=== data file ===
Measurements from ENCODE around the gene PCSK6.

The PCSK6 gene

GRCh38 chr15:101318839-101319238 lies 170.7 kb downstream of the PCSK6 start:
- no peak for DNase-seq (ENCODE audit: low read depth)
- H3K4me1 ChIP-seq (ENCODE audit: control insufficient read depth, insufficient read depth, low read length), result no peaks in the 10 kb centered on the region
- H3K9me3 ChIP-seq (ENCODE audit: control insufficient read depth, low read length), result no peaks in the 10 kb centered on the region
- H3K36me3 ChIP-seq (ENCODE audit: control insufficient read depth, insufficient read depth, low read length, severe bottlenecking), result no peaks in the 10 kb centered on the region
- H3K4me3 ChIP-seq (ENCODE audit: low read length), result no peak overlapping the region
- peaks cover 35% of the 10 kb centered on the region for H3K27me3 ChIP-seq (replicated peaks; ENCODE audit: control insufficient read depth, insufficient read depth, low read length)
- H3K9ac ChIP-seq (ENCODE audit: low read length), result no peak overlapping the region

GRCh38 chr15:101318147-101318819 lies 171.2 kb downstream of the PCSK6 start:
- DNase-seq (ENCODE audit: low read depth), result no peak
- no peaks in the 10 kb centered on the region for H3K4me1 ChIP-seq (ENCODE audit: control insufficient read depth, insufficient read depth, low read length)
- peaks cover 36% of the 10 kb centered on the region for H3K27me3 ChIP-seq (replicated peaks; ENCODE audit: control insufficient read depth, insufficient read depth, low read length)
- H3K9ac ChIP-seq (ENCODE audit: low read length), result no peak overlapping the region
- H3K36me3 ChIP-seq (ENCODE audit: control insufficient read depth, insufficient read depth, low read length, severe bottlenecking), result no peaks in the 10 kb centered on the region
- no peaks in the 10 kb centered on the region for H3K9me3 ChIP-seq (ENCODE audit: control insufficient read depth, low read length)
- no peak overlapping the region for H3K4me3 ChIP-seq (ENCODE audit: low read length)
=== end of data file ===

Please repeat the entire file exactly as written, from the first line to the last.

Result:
Measurements from ENCODE around the gene PCSK6.

The PCSK6 gene

GRCh38 chr15:101318839-101319238 lies 170.7 kb downstream of the PCSK6 start:
- no peak for DNase-seq (ENCODE audit: low read depth)
- H3K4me1 ChIP-seq (ENCODE audit: control insufficient read depth, insufficient read depth, low read length), result no peaks in the 10 kb centered on the region
- H3K9me3 ChIP-seq (ENCODE audit: control insufficient read depth, low read length), result no peaks in the 10 kb centered on the region
- H3K36me3 ChIP-seq (ENCODE audit: control insufficient read depth, insufficient read depth, low read length, severe bottlenecking), result no peaks in the 10 kb centered on the region
- H3K4me3 ChIP-seq (ENCODE audit: low read length), result no peak overlapping the region
- peaks cover 35% of the 10 kb centered on the region for H3K27me3 ChIP-seq (replicated peaks; ENCODE audit: control insufficient read depth, insufficient read depth, low read length)
- H3K9ac ChIP-seq (ENCODE audit: low read length), result no peak overlapping the region

GRCh38 chr15:101318147-101318819 lies 171.2 kb downstream of the PCSK6 start:
- DNase-seq (ENCODE audit: low read depth), result no peak
- no peaks in the 10 kb centered on the region for H3K4me1 ChIP-seq (ENCODE audit: control insufficient read depth, insufficient read depth, low read length)
- peaks cover 36% of the 10 kb centered on the region for H3K27me3 ChIP-seq (replicated peaks; ENCODE audit: control insufficient read depth, insufficient read depth, low read length)
- H3K9ac ChIP-seq (ENCODE audit: low read length), result no peak overlapping the region
- H3K36me3 ChIP-seq (ENCODE audit: control insufficient read depth, insufficient read depth, low read length, severe bottlenecking), result no peaks in the 10 kb centered on the region
- no peaks in the 10 kb centered on the region for H3K9me3 ChIP-seq (ENCODE audit: control insufficient read depth, low read length)
- no peak overlapping the region for H3K4me3 ChIP-seq (ENCODE audit: low read length)